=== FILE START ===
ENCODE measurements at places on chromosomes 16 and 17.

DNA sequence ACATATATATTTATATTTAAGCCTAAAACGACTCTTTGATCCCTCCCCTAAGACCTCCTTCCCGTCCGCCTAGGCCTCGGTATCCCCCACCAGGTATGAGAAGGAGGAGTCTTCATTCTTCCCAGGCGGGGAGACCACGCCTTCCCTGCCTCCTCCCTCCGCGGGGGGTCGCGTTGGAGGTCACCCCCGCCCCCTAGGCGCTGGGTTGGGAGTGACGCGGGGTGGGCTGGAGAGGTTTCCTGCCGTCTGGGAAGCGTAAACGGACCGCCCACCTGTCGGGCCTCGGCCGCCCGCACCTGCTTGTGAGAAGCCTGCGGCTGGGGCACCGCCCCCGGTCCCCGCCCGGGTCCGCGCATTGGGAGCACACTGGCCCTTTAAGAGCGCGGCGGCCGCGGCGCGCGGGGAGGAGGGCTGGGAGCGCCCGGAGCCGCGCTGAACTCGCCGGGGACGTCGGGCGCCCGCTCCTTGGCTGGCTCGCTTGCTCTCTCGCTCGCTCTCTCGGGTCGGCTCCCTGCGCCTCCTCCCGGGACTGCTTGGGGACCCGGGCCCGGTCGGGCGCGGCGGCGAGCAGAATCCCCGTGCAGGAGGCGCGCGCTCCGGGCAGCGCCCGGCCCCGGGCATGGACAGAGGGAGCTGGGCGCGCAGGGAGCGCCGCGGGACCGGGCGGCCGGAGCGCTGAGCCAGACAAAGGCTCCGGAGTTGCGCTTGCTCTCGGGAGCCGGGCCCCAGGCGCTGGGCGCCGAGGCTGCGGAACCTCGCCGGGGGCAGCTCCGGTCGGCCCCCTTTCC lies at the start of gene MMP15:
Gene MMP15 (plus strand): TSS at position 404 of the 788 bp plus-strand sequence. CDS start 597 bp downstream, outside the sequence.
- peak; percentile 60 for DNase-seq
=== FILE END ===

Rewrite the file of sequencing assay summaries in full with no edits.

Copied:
ENCODE measurements at places on chromosomes 16 and 17.

DNA sequence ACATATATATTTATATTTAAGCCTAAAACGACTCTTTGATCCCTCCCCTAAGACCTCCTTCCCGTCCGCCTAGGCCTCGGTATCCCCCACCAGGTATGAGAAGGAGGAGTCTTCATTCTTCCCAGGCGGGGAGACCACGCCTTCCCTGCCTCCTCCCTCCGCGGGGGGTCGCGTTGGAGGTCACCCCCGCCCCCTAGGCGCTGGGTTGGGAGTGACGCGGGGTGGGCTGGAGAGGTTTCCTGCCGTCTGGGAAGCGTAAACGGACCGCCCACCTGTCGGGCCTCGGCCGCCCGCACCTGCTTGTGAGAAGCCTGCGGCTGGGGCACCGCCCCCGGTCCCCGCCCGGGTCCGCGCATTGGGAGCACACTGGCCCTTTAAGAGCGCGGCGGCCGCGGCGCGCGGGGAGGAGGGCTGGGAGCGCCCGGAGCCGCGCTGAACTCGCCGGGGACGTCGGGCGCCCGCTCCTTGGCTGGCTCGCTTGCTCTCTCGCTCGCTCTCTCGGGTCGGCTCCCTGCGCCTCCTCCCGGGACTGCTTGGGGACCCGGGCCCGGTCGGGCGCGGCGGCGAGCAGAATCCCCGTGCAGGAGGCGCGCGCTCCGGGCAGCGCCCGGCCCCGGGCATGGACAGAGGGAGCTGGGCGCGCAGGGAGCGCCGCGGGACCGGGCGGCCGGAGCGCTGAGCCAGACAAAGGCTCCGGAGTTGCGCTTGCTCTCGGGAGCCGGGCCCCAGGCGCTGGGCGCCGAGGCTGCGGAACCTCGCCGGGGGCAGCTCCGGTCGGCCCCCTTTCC lies at the start of gene MMP15:
Gene MMP15 (plus strand): TSS at position 404 of the 788 bp plus-strand sequence. CDS start 597 bp downstream, outside the sequence.
- peak; percentile 60 for DNase-seq